And think about it. If you aren’t worried about how your bills are going to get paid each month, wouldn’t that make you a little more satisfied with your life? Or—I’ll say it—happier?

      Greater income means we can also give more to causes that we care about. But no matter how much you make, research shows that giving money or time - to organizations we’re passionate about makes us happier.

      Spending more time with family and friends can bring more happiness into your life, too.

      Now, I know what you’re thinking. There is no way that spending time with certain family members makes you anything but stressed.

      Side note: Did you know that stressed spelled backward is desserts? Just sayin’.

      People of faith who are spiritual and/or religious tend to be happier (think peace, purpose, connection…).

      Another side note: If you’re not the church-going kind, you really should consider it. Just make sure they have a children’s program. It’s like a mommy break. You can even close your eyes during the service and take a little nap and they’ll think you’re praying.

      Sorry. Just a little spiritual mommy humor there…

      Happiness and Health

      You might think that happiness simply has to do with your mental or emotional health. But happiness has perks for your physical health, too.

      For example, researchers have found that happiness is linked to lower blood pressure and heart rate.

      And people with heart disease who rated themselves as happiest also had healthier heart rate variability, a test of heart health.

      One study had people rate certain positive emotions, like joy, happiness, excitement, contentment, and enthusiasm. They then took these same people 10 years later and found that those who rated themselves higher in positive emotions had lower rates of heart disease. In fact, for every one-point increase in positive emotions, their risk for heart disease was 22% lower.

      Happiness has also been shown to strengthen the immune systemprotect against stressreduce the perception of pain, and may even help you live longer.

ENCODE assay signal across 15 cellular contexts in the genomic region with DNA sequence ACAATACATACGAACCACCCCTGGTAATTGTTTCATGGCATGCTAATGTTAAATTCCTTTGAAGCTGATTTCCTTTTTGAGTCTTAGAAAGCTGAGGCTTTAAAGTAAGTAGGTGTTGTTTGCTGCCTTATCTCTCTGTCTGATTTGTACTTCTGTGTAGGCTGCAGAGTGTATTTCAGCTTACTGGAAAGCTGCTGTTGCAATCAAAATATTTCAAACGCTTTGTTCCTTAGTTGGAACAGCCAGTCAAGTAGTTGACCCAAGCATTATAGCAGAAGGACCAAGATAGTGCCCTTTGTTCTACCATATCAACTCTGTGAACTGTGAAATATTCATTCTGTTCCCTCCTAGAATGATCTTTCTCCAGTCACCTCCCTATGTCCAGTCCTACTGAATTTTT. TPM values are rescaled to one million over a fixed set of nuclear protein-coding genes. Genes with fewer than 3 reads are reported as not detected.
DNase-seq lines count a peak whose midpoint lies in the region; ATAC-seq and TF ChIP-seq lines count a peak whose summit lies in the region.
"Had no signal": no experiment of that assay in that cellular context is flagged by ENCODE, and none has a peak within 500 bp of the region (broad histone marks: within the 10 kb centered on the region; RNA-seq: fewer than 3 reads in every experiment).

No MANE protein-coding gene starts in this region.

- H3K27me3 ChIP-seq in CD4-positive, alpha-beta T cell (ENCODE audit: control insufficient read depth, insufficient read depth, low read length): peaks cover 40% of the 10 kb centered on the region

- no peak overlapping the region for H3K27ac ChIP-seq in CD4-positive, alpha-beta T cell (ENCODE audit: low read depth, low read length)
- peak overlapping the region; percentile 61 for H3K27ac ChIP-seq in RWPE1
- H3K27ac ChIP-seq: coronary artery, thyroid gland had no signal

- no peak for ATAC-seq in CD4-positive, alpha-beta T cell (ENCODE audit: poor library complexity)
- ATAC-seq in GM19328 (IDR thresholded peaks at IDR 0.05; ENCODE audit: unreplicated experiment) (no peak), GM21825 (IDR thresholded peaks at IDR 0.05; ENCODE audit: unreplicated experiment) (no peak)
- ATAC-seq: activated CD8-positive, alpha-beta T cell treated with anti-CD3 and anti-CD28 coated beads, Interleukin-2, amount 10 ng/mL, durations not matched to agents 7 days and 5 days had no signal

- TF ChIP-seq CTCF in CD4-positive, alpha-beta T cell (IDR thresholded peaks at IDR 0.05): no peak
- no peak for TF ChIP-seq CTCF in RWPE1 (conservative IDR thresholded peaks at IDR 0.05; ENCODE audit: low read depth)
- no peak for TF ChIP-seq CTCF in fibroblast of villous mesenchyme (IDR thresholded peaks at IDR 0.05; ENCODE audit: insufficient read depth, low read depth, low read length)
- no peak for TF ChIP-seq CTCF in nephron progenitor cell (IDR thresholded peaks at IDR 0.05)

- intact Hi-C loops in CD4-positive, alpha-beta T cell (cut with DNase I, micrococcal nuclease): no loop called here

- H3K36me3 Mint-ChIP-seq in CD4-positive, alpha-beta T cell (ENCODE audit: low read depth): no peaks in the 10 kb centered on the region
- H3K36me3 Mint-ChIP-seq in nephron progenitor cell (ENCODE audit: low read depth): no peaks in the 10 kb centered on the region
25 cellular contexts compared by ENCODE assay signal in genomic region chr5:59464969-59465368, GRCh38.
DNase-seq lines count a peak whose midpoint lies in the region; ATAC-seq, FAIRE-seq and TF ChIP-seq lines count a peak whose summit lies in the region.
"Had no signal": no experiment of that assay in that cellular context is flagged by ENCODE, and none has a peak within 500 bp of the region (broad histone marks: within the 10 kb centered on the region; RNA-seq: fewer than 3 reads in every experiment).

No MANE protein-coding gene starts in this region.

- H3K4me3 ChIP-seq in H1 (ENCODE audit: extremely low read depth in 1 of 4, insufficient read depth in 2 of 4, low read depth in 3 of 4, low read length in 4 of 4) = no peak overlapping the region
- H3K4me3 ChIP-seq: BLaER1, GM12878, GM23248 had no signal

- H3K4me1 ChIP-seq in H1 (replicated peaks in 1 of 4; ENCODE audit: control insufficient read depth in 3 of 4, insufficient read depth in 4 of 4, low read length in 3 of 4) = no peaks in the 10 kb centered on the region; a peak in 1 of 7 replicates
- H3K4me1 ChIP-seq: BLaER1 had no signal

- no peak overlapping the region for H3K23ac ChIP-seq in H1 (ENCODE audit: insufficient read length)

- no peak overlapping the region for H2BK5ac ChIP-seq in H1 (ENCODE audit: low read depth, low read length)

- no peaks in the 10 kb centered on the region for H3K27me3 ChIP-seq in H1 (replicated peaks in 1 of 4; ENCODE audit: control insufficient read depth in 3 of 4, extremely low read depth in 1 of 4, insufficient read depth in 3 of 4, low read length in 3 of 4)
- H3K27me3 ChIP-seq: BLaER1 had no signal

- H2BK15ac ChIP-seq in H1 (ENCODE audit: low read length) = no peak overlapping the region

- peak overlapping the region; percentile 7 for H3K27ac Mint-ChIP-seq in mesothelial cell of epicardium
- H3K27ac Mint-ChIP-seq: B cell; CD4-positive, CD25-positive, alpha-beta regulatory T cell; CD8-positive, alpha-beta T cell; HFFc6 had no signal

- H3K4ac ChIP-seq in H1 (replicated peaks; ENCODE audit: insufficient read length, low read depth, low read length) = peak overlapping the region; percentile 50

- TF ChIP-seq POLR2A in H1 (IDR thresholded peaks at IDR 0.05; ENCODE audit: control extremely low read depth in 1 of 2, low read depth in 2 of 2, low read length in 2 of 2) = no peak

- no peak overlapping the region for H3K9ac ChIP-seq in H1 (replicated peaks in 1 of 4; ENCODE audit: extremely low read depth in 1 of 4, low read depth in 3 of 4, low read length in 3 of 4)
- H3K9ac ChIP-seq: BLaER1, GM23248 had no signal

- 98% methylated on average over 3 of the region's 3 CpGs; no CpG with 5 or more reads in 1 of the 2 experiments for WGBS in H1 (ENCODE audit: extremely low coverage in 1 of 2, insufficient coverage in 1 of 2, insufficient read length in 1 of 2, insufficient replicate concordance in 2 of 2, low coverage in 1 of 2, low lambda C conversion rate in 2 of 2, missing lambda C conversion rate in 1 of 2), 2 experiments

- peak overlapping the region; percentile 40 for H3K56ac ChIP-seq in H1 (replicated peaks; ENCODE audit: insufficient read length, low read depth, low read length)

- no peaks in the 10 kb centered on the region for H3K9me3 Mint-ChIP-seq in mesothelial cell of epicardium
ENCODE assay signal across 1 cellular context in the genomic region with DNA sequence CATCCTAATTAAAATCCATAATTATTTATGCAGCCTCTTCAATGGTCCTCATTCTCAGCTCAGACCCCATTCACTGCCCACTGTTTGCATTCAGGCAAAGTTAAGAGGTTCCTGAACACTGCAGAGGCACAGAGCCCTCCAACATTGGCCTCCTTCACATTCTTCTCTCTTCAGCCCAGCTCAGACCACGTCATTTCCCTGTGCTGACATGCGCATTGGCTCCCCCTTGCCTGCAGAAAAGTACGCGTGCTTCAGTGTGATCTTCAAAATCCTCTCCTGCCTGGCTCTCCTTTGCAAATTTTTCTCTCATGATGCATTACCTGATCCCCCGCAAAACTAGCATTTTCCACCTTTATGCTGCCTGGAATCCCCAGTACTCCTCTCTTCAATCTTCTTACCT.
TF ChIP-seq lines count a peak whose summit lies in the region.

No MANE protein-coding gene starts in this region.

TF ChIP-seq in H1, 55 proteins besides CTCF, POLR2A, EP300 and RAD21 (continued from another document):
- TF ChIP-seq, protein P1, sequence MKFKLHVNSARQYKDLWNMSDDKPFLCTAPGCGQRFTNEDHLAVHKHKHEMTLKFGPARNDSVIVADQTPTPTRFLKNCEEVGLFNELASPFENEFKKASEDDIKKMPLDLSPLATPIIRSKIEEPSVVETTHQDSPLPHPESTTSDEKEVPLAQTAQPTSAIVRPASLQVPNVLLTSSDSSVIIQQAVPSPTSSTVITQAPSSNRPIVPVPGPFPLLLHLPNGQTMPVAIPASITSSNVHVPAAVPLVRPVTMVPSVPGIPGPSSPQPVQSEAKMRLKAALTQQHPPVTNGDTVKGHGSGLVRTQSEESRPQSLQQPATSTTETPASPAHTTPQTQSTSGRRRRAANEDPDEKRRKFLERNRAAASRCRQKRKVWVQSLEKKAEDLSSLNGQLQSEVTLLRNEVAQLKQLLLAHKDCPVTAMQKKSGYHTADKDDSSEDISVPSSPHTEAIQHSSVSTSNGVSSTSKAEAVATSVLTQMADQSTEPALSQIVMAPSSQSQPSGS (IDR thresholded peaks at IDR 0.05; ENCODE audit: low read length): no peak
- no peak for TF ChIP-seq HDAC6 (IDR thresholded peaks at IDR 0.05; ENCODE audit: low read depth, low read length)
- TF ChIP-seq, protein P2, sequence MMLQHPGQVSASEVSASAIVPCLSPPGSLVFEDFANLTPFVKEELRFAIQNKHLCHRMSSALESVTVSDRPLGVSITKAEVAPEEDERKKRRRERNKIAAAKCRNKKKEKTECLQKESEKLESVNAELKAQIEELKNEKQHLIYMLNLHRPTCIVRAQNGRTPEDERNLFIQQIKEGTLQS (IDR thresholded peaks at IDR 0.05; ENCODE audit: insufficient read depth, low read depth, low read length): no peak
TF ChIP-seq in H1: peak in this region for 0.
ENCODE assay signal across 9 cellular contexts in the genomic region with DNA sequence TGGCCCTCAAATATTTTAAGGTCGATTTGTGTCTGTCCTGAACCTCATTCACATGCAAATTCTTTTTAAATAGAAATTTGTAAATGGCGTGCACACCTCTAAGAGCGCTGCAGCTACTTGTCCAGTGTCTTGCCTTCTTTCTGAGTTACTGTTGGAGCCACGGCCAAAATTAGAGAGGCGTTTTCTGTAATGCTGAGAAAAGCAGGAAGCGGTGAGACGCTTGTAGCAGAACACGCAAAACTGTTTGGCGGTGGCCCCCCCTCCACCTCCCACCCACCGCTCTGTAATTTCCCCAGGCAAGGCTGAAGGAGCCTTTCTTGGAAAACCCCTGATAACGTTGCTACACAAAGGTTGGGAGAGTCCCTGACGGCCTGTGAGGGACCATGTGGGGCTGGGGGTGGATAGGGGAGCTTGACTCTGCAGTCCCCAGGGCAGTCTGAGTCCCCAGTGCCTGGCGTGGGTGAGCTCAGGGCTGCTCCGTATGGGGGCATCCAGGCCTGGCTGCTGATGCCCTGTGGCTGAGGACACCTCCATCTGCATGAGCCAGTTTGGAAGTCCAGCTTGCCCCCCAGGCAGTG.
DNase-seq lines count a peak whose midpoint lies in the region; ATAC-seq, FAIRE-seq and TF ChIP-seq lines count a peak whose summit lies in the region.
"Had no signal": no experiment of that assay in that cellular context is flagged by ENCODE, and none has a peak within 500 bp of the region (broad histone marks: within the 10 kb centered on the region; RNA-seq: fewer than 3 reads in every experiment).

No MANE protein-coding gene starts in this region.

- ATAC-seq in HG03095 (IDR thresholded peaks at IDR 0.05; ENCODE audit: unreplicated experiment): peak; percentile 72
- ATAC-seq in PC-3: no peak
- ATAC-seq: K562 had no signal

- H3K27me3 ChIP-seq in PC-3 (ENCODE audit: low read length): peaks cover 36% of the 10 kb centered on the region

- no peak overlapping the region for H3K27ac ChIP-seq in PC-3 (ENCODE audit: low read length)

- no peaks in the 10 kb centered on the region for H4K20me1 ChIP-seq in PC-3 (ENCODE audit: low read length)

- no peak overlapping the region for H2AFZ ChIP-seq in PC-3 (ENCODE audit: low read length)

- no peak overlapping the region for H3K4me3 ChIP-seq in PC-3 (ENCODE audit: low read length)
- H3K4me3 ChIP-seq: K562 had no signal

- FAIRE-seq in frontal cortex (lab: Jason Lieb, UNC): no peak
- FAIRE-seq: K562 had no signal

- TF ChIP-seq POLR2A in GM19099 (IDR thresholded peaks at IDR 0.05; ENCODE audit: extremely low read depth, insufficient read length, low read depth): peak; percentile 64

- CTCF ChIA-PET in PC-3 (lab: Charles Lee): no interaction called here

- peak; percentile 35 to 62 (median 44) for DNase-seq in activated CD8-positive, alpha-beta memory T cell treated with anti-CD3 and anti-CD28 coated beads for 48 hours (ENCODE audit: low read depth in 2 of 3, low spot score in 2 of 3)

This is all great. But what if you’re not feeling the happiness warm-fuzzies? How can you get more of it—starting today?

      Hunting for Happiness

      Scientists estimate that 30-40% of our happiness quota is genetic. So, for example, if you have a child who just seems more sullen, it doesn’t mean you’re doing anything wrong. They just might be naturally a little less happy.

      Okay, so if 30-40% of your happiness is in your genes, that means that a whopping 60-70% of it is within your control.

      Don’t allow this to overwhelm you. Having control over how happy you are is a good thing!

      And it doesn’t have to be difficult.

      Here are a few science-backed, evidence-based findings based on researchers in the field of positive psychology, including a pioneer in this field, Martin Seligman, Ph.D., to help you up your happiness levels.

      • Are you isolating yourself? You’re likely to be less happy. Build close relationships with people you can be yourself with. Find a mom’s group. Meet up with girlfriends.
      • Volunteer or spend time helping other people. This is a great opportunity to get your kids involved, too. Start with people in your family or neighborhood. Do they need their snow shoveled or leaves raked? Would they like a plate of homemade cookies? Bringing happiness to others makes us happier.
      • Being physically active can help us be happier. In fact, according to research, it’s a pretty powerful antidepressant. Exercise has also been shown to improve sleep and mood, and is associated with better quality of life in general.
      • Meditating, praying, practicing mindfulness, and showing gratitude have all been shown to increase happiness. Ditto for being a part of a church, and spiritual exploration - even for kids.
      • Being fully engaged in a hobby or activity that you really enjoy can make you happier.
      • Discovering your strengths and using them to showcase and enhance your purpose will also bring you more happiness.

      So, some of these might have to wait until kids are a little older (like being fully engaged in…anything!). But use that creative brain of yours and find little ways that you and your family can begin to incorporate some of these things into your lives.

      Of course, you also get to decide what will contribute to your happiness (a warm, sandy beach with a beautiful view and my very own cabana boy come to mind…).

      Maybe at this very moment, being able to take an uninterrupted hot shower would make you happy.

      Or having five minutes to do abso-freaking-lutely nothing would make you happy.

      Keep the big picture in mind. Some things will make us momentarily happy…and other things add to our happiness and satisfaction long term.

      It’s nice to have a little bit of both.

      International Day of Women and Girls in Science

      International Day of Women and Girls in Science

      Today is International Day of Women and Girls in Science. This special day is observed on February 11th each year to raise awareness for gender equality in the fields of science, technology, engineering, and mathematics, or STEM. Despite the needle moving forward in regard to gender equality in the STEM fields, the presence of women is still severely lacking.

      Read more